Ljubljana, 17 October (STA) - The construction of the long-awaited first Ikea shop in Slovenia has officially started as the foundation stone was laid on Thursday in the BTC shopping district in Ljubljana. The 31,000 square metre shop, which is expected to employ around 300 people, is to be completed in a year's time.
The ceremony was attended by Ikea South East Europe CEO Sara Del Fabbro, who said that the company was looking forward to the opportunity to cooperate with Slovenian suppliers and local communities.
According to Del Fabbro, Ikea had wanted to open a shop in Slovenia for a long time and boost its presence in Southeast Europe. She added that the shop in eastern Ljubljana would offer a wide range of products to buyers.
The product range will suit various personalities and lifestyles and the Ikea shop in Ljubljana will be one of the most sustainable ones, she added.
Vladislav Lalić, regional property and expansion manager at Ikea South East Europe, noted that the shop would feature a small solar power plant and would also harvest rainwater.
The building is expected to be constructed in one year, while Ljubljana Mayor Zoran Janković is convinced that it will be finished even earlier, by the end of June 2020.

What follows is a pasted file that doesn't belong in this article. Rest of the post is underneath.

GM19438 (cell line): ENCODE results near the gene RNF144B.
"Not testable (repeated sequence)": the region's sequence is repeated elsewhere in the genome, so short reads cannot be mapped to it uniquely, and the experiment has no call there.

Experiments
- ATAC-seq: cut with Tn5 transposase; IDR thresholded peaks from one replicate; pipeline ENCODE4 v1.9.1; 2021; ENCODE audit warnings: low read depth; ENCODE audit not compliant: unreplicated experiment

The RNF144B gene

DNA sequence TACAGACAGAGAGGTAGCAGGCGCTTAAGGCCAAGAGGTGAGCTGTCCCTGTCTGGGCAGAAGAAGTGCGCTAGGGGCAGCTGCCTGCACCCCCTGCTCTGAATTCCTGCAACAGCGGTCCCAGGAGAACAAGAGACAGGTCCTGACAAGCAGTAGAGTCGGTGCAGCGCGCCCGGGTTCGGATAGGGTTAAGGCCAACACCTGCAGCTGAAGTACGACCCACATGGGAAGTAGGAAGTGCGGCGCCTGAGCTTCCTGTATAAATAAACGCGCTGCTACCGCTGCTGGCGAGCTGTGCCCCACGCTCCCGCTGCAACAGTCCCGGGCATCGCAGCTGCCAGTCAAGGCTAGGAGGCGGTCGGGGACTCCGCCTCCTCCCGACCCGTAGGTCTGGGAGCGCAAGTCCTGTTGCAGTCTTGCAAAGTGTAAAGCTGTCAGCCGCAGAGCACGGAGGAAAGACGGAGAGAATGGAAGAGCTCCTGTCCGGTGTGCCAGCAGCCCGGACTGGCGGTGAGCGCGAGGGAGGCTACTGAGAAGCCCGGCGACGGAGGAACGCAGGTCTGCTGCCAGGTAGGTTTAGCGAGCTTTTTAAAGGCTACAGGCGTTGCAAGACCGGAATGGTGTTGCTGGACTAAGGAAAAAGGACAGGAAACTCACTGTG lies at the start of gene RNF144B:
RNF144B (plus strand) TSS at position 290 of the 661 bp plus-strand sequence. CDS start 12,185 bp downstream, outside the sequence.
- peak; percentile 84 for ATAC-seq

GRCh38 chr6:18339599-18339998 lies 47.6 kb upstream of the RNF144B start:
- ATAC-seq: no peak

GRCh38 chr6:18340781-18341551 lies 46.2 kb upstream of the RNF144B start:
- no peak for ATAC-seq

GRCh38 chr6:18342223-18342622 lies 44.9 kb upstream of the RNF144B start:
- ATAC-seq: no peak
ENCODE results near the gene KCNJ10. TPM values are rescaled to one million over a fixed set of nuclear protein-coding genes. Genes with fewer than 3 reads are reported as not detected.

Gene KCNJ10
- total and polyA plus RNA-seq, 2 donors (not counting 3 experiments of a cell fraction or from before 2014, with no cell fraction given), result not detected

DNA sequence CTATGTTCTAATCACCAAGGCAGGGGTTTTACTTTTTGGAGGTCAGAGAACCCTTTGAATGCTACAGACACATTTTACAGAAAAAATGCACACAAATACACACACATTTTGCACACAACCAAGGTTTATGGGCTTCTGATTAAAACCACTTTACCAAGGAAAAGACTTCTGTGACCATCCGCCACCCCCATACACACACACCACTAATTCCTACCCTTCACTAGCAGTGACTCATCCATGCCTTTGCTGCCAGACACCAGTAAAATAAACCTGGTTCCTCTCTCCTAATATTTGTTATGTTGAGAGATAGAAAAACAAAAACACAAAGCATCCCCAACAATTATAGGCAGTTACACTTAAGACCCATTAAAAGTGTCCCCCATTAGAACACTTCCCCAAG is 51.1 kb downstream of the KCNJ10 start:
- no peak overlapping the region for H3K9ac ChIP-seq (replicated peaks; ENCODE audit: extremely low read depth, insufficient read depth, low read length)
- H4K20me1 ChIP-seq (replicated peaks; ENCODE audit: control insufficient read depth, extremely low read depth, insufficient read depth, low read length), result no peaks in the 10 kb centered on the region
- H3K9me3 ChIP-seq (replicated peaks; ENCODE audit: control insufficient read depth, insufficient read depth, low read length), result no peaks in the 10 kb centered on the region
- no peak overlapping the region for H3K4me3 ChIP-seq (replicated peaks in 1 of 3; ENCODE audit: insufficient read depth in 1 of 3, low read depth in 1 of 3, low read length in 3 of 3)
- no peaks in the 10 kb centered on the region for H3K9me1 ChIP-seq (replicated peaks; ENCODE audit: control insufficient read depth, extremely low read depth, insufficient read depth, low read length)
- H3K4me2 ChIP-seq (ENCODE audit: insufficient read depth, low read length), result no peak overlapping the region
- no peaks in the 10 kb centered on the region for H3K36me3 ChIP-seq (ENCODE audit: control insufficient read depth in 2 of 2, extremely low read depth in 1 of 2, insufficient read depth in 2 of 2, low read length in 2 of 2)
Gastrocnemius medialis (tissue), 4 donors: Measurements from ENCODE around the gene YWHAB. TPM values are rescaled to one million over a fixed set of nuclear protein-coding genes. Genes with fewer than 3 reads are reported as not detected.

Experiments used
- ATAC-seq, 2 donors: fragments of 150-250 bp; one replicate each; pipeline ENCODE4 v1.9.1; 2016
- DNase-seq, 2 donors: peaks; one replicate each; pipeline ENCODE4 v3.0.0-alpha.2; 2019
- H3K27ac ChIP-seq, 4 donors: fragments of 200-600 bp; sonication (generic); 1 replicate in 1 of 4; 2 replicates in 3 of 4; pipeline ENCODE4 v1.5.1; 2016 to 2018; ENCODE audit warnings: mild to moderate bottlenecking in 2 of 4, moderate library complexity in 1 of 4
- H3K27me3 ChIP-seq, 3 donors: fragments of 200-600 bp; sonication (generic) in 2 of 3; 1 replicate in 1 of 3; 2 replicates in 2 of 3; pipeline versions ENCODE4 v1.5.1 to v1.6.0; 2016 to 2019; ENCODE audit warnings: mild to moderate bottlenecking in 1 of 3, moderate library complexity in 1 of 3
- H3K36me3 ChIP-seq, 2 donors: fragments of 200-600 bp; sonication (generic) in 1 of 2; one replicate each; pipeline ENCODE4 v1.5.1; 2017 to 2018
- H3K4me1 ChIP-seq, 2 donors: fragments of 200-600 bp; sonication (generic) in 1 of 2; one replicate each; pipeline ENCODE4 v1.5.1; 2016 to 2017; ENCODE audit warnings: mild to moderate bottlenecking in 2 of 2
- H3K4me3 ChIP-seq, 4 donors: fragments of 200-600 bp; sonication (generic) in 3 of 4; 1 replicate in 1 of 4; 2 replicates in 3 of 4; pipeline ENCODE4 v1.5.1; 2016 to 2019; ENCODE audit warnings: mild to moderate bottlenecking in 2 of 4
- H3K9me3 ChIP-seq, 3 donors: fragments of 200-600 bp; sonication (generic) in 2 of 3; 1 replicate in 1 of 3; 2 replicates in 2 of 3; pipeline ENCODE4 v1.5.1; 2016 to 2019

Janković told the press at the ceremony that commercial logic said that the best time to open a shop was September. "It must not be in December, because it will be too crowded [in BTC] then," he added.
The mayor announced that, by the time the shop opened, the local authorities would finish the development of all roads required for the shop that were in their jurisdiction.
He welcomed the arrival of Ikea to the capital, saying this "shows that Slovenia is developing economically and that the company has numerous consumers here, otherwise it wouldn't have decided for the move."
Janković, who believes that Slovenian suppliers will have many opportunities to cooperate with Ikea, also noted that a Slovenian company would construct the building and that the shop was a great challenge for Slovenian producers.
BTC chairman Jože Mermal said that Ikea's arrival meant "EUR 15 million in taxes for welfare and 300 new jobs," and adding that Slovenians would no longer have to spend half a day visiting Ikea shops in the neighbouring countries.
This advantage was also stressed by Lalić, who said that "we saw that many Slovenians shop in Austria, Croatia and Italy," he said, noting that the shop would stand only 3.5 kilometres from the city centre.
The ceremony was also attended by Samuel Ulfgard of the Swedish Embassy in Vienna, which also covers Slovenia. He said he was looking forward to Swedish products entering Slovenian homes.
The shop will also feature a playground, a restaurant with 450 seats, a cafe, a Swedish food shop, a parking lot for more than 170 bicycles and 1,000 cars, five charging stations for electric vehicles and a bicycle rental station.